A) Legacy Liabilities: These are related to KOSH basin and are indefinite in nature. AGA walks away from these albatross.
    B) NUFCOR : This U3O8 calcining facility is really idle at the moment until the next U3O8 boom comes around. Few customers for its upkeep, although it will be best that its sold to a perennial U3O8 bull like Froneman for a quick profit. But chances are he turned-it down when it was marketed to him!

    Now the deal :

    Moab Khutsong was a lost course for AGA from the get-go given its erratic performance due to orebody geological reasons. However, we need to concern ourselves about its future NOT past. This operation has never delivered on a consistent ( >3 yrs) production >250koz/yr whilst mining its sweetest spot that is Middle-mine and upper-mine (old Great Noligwa orebody). The sweetest spots are now depleted.It has $500M). Thus cut your losses and mine GN pillar’s 1,6Moz and hope to recoup the $300M , which is possible if the gold price plays ball at > R600R/kg. I just don’t believe the hocus pocus of cutting R/t unit costs for this mine. Fellow Readers , AGA mines are leaner than most people think it’s the geological conditions that are adding R/t unit costs. Look at the TEC/g vs peers or allocate costs ( costs between Gross Profit & EBIT), even when adjusting for superior grade, and you’ll arrive at the same conclusions.HMY allocated Over heads are at ±$50/oz Whilst AGA = $45/oz, so the cutting of O/H story is a still-born argument!

    2. Put-up the dumb act & pay for stupidity: This is as per the ppt by HMY CEO. This will be expensively slow-walking yourself into a quagmire. Attempt to fast-track Zaaiplaats & other “easy wins”. I see he refers to his failed adventures at Pamodzi Gold as success by mining shaft 2 pillar. I rolled on the floor with laughter because this shaft pillar has >6000 personnel costs + legacy costs aforementioned etc , so IT WONT BE THAT EASY OK!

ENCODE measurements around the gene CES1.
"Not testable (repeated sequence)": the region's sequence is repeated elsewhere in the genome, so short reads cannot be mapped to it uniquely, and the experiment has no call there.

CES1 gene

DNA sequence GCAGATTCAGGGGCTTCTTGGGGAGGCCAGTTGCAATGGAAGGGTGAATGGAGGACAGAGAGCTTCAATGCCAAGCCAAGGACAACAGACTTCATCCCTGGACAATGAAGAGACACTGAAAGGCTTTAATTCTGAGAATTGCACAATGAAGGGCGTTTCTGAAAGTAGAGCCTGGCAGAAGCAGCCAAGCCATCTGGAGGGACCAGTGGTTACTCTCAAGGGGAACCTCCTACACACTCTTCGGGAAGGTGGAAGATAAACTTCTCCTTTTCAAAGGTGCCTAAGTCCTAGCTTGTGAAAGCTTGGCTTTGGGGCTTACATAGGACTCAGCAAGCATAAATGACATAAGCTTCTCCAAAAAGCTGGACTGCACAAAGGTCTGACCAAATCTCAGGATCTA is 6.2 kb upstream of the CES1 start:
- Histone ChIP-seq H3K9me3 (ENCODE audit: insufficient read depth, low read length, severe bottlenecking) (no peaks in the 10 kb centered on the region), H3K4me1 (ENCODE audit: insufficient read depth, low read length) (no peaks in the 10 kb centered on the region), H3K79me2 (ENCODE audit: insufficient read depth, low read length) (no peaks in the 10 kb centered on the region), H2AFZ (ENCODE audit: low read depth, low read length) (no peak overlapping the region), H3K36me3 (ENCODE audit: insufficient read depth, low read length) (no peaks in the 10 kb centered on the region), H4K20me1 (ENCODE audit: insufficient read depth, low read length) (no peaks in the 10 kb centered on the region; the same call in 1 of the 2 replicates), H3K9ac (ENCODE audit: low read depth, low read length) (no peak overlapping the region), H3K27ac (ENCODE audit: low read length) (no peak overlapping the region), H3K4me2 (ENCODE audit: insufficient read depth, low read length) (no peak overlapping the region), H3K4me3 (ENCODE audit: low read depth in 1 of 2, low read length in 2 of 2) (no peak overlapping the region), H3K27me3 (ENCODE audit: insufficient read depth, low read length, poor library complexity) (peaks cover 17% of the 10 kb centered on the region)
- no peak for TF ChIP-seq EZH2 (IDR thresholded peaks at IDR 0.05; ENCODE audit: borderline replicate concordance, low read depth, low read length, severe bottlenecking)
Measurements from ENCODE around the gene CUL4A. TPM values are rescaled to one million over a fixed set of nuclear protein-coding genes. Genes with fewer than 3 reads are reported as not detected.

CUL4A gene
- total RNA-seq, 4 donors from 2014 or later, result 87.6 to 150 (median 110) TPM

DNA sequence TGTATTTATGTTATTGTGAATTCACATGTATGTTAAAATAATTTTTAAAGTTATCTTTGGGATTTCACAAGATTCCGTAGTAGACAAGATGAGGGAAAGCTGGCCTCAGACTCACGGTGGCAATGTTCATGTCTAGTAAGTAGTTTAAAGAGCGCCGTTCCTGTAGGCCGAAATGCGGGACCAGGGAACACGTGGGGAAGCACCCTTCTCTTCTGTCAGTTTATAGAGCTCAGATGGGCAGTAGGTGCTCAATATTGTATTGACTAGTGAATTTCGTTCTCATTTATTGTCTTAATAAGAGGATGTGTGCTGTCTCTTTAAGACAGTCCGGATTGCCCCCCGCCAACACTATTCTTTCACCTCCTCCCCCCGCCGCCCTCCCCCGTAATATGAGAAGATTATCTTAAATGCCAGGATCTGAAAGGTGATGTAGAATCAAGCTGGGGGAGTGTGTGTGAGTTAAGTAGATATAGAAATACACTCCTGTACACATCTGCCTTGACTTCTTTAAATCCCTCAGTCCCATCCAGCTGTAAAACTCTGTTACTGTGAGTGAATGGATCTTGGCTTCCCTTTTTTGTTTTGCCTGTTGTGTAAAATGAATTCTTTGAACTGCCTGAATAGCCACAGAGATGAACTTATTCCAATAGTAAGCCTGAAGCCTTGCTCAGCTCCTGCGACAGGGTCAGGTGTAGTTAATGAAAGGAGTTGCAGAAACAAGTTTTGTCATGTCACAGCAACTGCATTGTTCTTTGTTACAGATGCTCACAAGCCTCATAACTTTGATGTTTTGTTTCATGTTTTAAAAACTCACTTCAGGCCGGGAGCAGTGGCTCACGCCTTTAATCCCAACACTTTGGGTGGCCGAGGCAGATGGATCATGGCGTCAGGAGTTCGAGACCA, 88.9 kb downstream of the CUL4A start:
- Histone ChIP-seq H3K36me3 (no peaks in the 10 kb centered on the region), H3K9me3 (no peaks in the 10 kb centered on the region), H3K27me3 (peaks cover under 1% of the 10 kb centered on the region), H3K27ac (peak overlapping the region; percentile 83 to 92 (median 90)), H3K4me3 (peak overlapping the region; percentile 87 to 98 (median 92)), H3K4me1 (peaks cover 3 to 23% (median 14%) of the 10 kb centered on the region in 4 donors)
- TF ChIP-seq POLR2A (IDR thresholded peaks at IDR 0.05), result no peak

Furthermore, the chief Reason AGA is selling NOW, is to avoid a “gold-production gap” that has always been there between current Level1 plans & Zaaiplaats project. A nightmare indeed in that it’s a >5 years gap. Current Zaaiplaats mining is just on the periphery of the orebody given that there has not been production related infrastructure development below 103L at Moab. So NO hope of ramp-up tonnage as envisaged by HMY CEO. Soon, I will schedule a drink with Carter & Dennison to find-out how they hoodwinked HMY chaps on this!


  2. You are just the man, are you not? You don’t want the sun to shine on anybody else but your views.
    Sad, Very Sad…..

    • Dear Spectator,

      I welcome all views…..

      Do not just disparage me, and RATHER offer counter evidence!

      Please, lets consider the facts and analyse them honestly! This is a Lousy deal for HMY….BUT a good deal for AGA!

      I have never worked or had dealings with people at HMY. I am a business analyst , and I know a value accretive deal when i see/read about it. This current HMY management is poorly equipped to take HMY forward. They commit silly mining business missteps unnecessarily and are too hasty & immature (Ditto Hidden Valley Reinvestment). They are like teenage boys in a rugby field trying to impress the new girlfriend. Its unbelievable given their average age of ±46yrs with old-age BoD of ±60yrs , with little ( only 1/14 Directors )new RSA mining management experience. IT IS NOT GOING TO END WELL!

  3. Gold speculator. Contrary to other views I relly enjoy your comments.
    You clearly have exceptional knowledge of the industry.